Calling an Audible

Dummy in firefighter gear with straps
ON FIRE

In a previous “back page,” I discussed the terms “always” and “never” as they relate to tactics performed on the fireground. In many instances, we’ve had to bend the rules to accomplish our job and save a life, despite the “Always do this” or “Never do that” mantra. No matter how well you know your department’s procedures, somewhere along the line you’re going to face a moment where you must weigh what you’re up against and choose an action. Hopefully, through past training and experiences, you make the right decision to accomplish the goal.

Responding to incidents as the rapid intervention team (RIT), members should know their assigned positions and their tool complement. Many times, units will carry a Stokes basket loaded with tools and equipment to the scene. Arriving at a fire-resistive high-rise multiple dwelling, you may require different tools and tactics than you would for a two-story private dwelling fire. Since so many fires may be out of the reach of portable and aerial ladders, the RIT won’t be placing them onto the building.

Some units may prefer to carry a maul to assist in breaching block walls or a metal-handled hook to use as an anchor point when they span the door frame for a roof rope rescue. Often, the RIT is not assigned on the initial alarm, and the equipment must be carried a long way to the scene. So, think about informing the company to leave the basket on the rig and carry our tool complement to the scene because other apparatus with them are closer to the building.

While arriving on the scene at this top-floor residential high-rise job, a firefighter transmitted he was in the back bedroom with two victims and cut off by the fire. Hearing this transmission, we knew we had to act quickly and that we’d most likely be going to the roof of the building to assist in a roof rope rescue. In addition, it was important to detail one member with forcible entry tools to the apartment below to gain entry and clear the window to bring the member and victims onto that floor. It’s important to stress that if directed to do this, always try and remove the window with its quick-release tabs or pry it out of the tracks. Smashing glass outward can sever a tensioned life-saving rope, puncture the Siamese supply hoseline, or make it difficult for units to enter the structure. Plus, glass falling 30 or more floors can cause a severe injury to firefighters and civilians in the areas below.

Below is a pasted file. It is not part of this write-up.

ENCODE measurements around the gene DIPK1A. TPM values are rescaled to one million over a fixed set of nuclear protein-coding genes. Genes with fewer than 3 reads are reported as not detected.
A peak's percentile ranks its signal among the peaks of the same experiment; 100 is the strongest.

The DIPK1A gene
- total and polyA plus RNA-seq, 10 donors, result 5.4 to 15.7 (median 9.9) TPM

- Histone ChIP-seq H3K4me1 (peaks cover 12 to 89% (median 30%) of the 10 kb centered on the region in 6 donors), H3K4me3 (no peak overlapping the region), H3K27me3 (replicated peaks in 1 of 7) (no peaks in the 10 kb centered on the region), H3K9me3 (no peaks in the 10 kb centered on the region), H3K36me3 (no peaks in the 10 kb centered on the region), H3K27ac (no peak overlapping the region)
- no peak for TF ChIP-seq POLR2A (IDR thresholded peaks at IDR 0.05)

Hustling into the scene, we reported into the incident commander (IC) for our duties and were given our orders. As we entered the building, there were other awaiting companies in the lobby and some other radio and verbal transmissions that told us Murphy’s Law was trying to pay us a visit. The companies were having water pressure issues on the top floor, only one elevator was working in Firemen’s Service mode, and the roof firefighters were setting up the life-saving rope evolution.